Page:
Viruses That Cause A Rash
We all have viruses on the mind at the moment due to the ‘Coronavirus’ outbreak. The symptoms have been made clear by the CDC and this time there is no rash. This makes it challenging to know for sure whether someone has the virus or not without being tested officially. Today we’ll look at the common rashes caused by viruses, known as, Exanthemas.
What is an Exanthema?
Exanthema is just the medical name given to a rash that is usually accompanied with the usual signs of a virus. The systemic symptoms we also see with the Coronavirus such as:
The reason we see a reaction on the body is because of one of a few things. It could be due to:
- A reaction to a toxin produced by the person due to the virus
- Damage the skin caused by scratching
- An immune response
Examples of an Exanthema
We now know that an Exanthema is the technical term for the rash. However, what viruses cause these rashes? Let’s take a look at some classic examples of Exanthema.
Chickenpox (Varicella)– This is one we probably all know, one of the most famous of Exanthemas. Typically, as with most of these viruses, they affect us when we are young. Fever like symptoms are followed by dots on the chest which develop into nasty blisters that itch a lot, and break easily.
Measles (Morbillivirus) – Rashes will typically come on after 4 or 5 days behind the face and ears. It then moves to the trunk and extremities.
Rubella (rubella virus)– The rashes are usually tender and last up to 3 days. They begin as red spots on the face and will spread to the neck, body and extremities from there.
Roseola (Herpes Virus) – This is quite a new one that we’re still learning about. Various types of human herpes cause this rash. Typically appearing with a high fever for 3 – 5 days. Once the fever subsides the rash may appear on the face and body.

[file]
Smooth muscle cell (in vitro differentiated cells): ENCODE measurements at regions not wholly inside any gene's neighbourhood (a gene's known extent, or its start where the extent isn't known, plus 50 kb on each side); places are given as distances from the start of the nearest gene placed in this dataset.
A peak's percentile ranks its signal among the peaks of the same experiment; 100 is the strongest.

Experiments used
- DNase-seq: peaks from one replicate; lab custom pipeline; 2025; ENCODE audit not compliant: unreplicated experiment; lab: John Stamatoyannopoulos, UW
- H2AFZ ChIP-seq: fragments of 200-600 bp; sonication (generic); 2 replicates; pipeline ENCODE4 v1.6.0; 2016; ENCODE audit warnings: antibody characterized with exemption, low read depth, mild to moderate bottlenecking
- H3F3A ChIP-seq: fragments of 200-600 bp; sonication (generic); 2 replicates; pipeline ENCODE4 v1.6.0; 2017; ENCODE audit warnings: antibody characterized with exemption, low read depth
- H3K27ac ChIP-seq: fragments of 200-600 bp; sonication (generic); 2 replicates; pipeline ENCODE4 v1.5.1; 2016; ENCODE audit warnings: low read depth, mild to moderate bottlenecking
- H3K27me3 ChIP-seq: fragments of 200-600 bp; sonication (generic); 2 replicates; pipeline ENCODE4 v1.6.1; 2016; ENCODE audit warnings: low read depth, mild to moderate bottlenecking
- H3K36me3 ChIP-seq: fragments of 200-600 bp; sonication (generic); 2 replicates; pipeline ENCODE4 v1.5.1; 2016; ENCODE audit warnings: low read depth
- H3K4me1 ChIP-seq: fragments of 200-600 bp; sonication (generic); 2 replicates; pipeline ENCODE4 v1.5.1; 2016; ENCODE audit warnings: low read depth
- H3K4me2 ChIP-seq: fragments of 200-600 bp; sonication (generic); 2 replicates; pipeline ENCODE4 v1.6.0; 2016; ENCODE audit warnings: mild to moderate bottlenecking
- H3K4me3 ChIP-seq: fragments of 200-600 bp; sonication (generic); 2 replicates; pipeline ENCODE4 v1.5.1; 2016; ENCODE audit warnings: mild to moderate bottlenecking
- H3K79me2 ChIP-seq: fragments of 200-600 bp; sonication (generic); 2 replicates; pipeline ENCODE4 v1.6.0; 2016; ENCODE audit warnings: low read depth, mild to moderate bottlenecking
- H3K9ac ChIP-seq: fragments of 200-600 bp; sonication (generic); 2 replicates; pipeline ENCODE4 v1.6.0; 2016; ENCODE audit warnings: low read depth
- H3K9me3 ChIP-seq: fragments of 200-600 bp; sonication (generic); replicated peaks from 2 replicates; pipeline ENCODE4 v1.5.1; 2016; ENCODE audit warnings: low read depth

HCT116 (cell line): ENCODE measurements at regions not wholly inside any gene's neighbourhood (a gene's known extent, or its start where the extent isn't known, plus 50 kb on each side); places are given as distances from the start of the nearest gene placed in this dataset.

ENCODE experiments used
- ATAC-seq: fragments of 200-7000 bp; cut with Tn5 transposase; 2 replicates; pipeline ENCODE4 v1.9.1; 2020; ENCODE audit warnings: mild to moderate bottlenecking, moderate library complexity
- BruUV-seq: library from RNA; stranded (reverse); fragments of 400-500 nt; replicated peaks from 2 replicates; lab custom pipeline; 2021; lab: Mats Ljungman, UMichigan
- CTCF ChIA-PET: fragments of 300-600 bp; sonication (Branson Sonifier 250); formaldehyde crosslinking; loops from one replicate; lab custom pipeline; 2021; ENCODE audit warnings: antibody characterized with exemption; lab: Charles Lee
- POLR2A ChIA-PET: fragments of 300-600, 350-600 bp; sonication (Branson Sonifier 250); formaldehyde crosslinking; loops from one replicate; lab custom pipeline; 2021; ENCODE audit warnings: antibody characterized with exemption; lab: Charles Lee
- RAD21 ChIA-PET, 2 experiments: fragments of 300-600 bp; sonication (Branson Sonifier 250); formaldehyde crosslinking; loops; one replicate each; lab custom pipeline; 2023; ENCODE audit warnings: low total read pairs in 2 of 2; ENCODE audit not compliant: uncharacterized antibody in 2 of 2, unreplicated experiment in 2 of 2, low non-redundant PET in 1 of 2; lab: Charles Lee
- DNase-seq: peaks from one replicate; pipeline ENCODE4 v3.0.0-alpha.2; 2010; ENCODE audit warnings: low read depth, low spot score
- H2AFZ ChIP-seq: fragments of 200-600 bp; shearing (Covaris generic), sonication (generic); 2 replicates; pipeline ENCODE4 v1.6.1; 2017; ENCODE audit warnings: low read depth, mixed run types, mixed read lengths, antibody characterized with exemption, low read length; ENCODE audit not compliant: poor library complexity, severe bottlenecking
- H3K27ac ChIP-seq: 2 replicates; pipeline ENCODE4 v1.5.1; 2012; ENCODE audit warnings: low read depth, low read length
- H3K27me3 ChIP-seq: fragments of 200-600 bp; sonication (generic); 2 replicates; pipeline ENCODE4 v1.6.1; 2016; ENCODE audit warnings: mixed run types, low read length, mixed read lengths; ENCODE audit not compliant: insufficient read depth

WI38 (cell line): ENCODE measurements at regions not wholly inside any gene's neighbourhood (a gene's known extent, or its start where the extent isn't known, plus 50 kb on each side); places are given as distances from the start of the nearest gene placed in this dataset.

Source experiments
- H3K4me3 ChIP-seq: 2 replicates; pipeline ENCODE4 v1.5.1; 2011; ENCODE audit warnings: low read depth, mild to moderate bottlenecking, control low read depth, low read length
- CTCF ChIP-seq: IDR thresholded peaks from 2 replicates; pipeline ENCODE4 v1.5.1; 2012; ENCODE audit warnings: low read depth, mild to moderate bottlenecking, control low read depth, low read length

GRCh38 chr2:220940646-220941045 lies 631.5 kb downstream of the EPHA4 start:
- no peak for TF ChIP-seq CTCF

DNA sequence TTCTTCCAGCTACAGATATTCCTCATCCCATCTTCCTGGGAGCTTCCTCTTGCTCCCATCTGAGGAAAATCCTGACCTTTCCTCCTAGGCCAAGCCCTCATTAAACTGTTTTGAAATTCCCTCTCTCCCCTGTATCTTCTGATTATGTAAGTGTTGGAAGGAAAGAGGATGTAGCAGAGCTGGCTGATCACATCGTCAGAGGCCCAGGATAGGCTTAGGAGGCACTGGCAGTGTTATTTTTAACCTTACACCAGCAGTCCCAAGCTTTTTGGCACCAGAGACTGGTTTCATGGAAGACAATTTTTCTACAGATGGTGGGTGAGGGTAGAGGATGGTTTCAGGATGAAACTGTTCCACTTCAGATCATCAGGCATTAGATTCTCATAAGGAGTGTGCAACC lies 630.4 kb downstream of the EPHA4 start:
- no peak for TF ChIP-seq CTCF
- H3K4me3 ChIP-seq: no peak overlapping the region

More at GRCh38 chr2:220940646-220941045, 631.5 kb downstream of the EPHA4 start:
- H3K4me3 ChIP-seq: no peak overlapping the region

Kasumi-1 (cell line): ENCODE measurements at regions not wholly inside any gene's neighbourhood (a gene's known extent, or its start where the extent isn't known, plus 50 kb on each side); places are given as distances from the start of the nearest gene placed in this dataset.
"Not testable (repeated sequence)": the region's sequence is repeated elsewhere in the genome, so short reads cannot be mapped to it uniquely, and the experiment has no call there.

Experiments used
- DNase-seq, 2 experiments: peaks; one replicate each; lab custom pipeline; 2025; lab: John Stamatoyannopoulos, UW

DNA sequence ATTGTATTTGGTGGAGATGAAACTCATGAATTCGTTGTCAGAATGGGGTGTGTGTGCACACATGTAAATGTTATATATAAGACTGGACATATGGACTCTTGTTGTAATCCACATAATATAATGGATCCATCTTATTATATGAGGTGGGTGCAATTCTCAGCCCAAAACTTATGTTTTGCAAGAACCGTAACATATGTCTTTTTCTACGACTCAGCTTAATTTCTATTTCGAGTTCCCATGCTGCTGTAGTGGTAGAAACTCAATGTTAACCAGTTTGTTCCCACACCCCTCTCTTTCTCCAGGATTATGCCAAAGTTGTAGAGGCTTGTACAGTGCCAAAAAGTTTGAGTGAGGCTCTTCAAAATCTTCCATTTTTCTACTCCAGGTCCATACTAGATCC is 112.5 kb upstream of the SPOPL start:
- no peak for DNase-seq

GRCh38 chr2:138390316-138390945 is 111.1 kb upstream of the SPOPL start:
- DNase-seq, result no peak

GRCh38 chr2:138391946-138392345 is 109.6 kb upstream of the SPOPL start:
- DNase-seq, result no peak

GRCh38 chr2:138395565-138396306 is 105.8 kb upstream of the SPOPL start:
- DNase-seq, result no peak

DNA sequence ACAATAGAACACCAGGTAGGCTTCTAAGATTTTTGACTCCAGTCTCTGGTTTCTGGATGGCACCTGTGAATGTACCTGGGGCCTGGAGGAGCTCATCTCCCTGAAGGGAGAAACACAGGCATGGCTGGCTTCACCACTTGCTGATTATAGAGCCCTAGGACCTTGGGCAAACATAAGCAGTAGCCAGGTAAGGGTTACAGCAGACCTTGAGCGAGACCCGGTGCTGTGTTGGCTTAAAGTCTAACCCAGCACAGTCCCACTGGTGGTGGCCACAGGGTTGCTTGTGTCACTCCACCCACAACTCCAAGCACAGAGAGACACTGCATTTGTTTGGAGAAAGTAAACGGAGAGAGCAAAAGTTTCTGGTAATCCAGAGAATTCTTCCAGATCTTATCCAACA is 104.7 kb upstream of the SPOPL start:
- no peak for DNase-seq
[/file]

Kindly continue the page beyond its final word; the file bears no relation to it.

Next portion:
These 4 are arguably the most common rashes known as an Exanthema (caused by a Virus).
Remember that STDs such as Viral Hepatitis can also cause Exanthema. So it is worth getting checked if you feel you might be at risk. The last thing you want is a skin rash and an STD at the same time.
So as mentioned at the very beginning, the Coronavirus is not a Exanthema disease. This means it will make no appearance on your skin. Perhaps that is at least one positive we can take from the current situation. That said, it would make recognising the disease much easier.
We’d like to remind you that it is advised we stay indoors during this period. If you become concerned about a rash, spot or mole then we are here to help. We have our free artificial intelligence that will provide an instant result for you on any skin image you upload. Moreover, we also have our board-certified dermatologists if you would prefer to be checked by a professional. Stay safe!
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Specialist doctor from the University Hospital in Gothenburg, Sweden, Alumni UC Berkeley. My PhD thesis is on Digital Health and I published 5 peer review scientific papers on teledermatology.